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This past summer, the General Services Administration ran an Applied AI Challenge seeking proposals for “creative AI applications across a variety of use cases that have powerful impacts supporting complex decision making”. When I came across this contest, the first thing I thought of was “the government is looking for centaurs.”


What’s a centaur? Not a human/horse combination, but rather a hybrid decision-making approach where humans combine their intelligence with insights from machines to become a modern decision maker. I first came across the centaur concept in David Epstein’s book Range, and you might be surprised to know that you’ve already become one.

  • If you use a navigation app with real-time traffic updates built in, you’ve become a centaur
  • If you manage your finances with the help of your bank or credit card’s suggestions and budgeting tools, you’ve become a centaur

Interestingly, centaurs have been proven to be more powerful decision makers than humans or computers on their own. The reason is that they unite a human’s guidance on strategic outcomes with a machine’s ability to rapidly parse data and present possibilities. And they will be critical to federal leaders as the federal government moves to more data-driven-decision making.


Where Centaur Decision-Making Can Help the Federal Government

Below are a few examples where centaurs can help government decision makers. 

Policy Development

Public policy decisions are complex, and those who make them must balance input from interest groups, academics, federal agencies, and political agendas. These interests often conflict, making policy development contentious at best. But a centaur approach can help smooth these waters.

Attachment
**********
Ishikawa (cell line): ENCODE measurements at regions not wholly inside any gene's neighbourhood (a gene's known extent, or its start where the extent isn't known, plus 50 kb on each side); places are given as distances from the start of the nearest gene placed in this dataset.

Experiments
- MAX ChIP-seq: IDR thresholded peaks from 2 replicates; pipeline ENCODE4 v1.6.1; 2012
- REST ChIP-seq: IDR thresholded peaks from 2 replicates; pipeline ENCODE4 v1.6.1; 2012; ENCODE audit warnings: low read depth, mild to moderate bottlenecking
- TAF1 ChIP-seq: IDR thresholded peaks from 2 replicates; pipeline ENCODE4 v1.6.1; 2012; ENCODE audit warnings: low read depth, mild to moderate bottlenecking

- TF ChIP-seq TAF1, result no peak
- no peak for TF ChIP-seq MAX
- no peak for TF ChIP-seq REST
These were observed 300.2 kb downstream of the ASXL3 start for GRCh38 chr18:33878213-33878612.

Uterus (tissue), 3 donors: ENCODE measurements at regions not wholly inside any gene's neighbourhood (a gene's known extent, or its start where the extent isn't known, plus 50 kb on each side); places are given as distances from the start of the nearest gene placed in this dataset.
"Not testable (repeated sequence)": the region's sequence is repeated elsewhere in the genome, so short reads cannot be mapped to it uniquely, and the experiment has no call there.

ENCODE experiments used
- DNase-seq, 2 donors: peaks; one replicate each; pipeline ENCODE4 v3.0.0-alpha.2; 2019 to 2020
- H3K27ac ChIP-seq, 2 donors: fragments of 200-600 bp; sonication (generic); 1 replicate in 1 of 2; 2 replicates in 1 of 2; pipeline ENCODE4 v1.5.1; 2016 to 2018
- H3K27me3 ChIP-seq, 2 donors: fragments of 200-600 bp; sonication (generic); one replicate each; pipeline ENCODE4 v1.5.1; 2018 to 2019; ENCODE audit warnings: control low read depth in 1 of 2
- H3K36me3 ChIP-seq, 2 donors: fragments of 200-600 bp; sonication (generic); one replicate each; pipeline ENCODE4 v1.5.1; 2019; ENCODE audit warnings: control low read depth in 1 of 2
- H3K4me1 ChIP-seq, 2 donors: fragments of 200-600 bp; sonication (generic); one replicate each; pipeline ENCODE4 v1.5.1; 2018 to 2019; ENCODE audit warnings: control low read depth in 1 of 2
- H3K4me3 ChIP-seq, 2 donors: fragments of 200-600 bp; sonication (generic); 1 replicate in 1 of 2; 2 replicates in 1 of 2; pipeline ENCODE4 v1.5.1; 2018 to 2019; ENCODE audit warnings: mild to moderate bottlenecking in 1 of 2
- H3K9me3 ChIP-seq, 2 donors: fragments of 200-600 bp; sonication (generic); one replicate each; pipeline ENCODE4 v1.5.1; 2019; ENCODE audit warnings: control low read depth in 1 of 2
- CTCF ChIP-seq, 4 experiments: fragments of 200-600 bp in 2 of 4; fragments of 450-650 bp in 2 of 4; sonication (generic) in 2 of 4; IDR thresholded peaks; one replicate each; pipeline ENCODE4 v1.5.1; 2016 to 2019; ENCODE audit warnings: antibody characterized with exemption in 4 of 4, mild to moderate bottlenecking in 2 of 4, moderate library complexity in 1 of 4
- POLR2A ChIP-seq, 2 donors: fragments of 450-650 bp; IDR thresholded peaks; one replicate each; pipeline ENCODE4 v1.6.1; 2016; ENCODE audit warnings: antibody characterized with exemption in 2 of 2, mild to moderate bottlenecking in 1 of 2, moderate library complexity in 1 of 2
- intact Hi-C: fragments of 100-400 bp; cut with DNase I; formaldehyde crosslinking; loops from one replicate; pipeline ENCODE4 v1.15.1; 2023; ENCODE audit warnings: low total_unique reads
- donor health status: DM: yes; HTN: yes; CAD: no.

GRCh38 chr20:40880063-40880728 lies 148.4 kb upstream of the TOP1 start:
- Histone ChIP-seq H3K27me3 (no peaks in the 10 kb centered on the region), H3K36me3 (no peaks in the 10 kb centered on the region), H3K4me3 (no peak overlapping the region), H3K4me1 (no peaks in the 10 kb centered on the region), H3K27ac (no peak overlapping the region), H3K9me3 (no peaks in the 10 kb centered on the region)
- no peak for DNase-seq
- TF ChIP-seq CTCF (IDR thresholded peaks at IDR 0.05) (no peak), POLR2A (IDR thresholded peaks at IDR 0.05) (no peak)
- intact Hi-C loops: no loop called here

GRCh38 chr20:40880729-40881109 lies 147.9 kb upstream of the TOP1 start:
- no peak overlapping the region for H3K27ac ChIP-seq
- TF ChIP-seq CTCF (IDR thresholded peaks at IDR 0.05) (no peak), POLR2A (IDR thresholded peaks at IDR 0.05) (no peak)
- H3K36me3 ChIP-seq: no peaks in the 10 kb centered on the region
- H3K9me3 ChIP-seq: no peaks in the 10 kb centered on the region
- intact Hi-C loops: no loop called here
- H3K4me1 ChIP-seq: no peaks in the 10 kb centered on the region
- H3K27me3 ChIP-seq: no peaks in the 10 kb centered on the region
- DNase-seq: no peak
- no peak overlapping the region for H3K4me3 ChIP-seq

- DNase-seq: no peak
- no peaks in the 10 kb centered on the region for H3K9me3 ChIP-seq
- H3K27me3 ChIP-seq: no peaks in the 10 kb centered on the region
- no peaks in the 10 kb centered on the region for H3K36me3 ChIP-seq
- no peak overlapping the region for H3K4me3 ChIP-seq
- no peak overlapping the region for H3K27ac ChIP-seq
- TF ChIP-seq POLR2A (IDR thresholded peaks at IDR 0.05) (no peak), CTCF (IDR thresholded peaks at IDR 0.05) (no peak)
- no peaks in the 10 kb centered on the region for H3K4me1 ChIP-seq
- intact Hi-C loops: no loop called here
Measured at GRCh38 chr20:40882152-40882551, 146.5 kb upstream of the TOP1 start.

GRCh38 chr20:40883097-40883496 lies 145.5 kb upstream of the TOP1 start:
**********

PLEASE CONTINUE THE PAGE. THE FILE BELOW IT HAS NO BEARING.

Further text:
Consider federal disaster prevention efforts, say for a hurricane or flooding. Decision makers will need to make choices about where to allocate funding for improvement projects. And they can do so armed with data on things like historical disaster frequency, economic production within range of coastal flooding, costs to deploy various mitigation methods, and more in order to make the most efficient choice.

If we look at the hurricane appropriations data below from the Congressional Budget Office, we see that supplemental appropriations dwarf annual appropriations. Perhaps there’s space for a centaur to look at climate data in the context of the congressional budgeting process to do a better job of budget forecasting?

Program Evaluation

Where an agency provides existing services, evaluating the effectiveness of those programs is often a statutory requirement. And many agencies have significant opportunities to improve service delivery and operations.

For example, the EPA has conducted frequent evaluations of its programs to improve air and water quality over the years. These evaluations combine data on the effectiveness of the program with other measurements such as cost in order to present a report for a human decision maker to address opportunities for program optimization.

Above is a screenshot from the EPA’s EnviroAtlas, an interactive map that displays prevalence of environmental concerns by community.

Resource Allocation

One of the hardest challenges government decision makers face is resource allocation. Budgets never seem to go far enough, and when they are funded by taxpayers it can be difficult to raise revenue. When a leader is faced with challenging resource allocation decisions, the centaur decision model truly shines.

Predictive data sets can be used by government agencies to help allocate scarce resources. As an example, “predictive policing” tools are becoming more accurate at identifying where crimes are most likely to occur, which helps human decision-makers allocate resources to these areas at particular times in order to improve public safety.


Above: a predictive policing map from IBM’s review of innovations in the space

Efficiency Improvements

Deloitte’s research found that federal employees spend 280 million hours procuring and processing information. That figure is staggering, and costs the American taxpayer an estimated $15 billion.

A centaur-driven approach would provide a federal employee with a machine-driven sorting tool to process routine transactions, and flag any submissions that require human interaction.

I hope you’ve found my centaur analogy helpful in spurring your thinking regarding combining all the decision tools at your disposal to make the best possible decisions. The more we can set aside our inherent biases and let the data be our guide, the easier our choices will be.

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